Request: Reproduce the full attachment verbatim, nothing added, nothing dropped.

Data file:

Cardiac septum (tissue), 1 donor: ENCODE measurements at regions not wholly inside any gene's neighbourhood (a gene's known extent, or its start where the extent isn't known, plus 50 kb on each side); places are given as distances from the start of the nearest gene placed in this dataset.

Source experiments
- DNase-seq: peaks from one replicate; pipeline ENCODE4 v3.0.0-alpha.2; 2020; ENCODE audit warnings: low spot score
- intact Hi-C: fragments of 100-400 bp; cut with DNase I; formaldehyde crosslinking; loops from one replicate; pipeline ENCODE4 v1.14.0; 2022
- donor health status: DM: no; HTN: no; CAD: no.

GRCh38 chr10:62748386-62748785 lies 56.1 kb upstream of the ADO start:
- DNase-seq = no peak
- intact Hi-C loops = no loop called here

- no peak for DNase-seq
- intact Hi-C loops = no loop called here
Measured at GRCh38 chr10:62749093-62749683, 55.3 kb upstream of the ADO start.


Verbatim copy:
Cardiac septum (tissue), 1 donor: ENCODE measurements at regions not wholly inside any gene's neighbourhood (a gene's known extent, or its start where the extent isn't known, plus 50 kb on each side); places are given as distances from the start of the nearest gene placed in this dataset.

Source experiments
- DNase-seq: peaks from one replicate; pipeline ENCODE4 v3.0.0-alpha.2; 2020; ENCODE audit warnings: low spot score
- intact Hi-C: fragments of 100-400 bp; cut with DNase I; formaldehyde crosslinking; loops from one replicate; pipeline ENCODE4 v1.14.0; 2022
- donor health status: DM: no; HTN: no; CAD: no.

GRCh38 chr10:62748386-62748785 lies 56.1 kb upstream of the ADO start:
- DNase-seq = no peak
- intact Hi-C loops = no loop called here

- no peak for DNase-seq
- intact Hi-C loops = no loop called here
Measured at GRCh38 chr10:62749093-62749683, 55.3 kb upstream of the ADO start.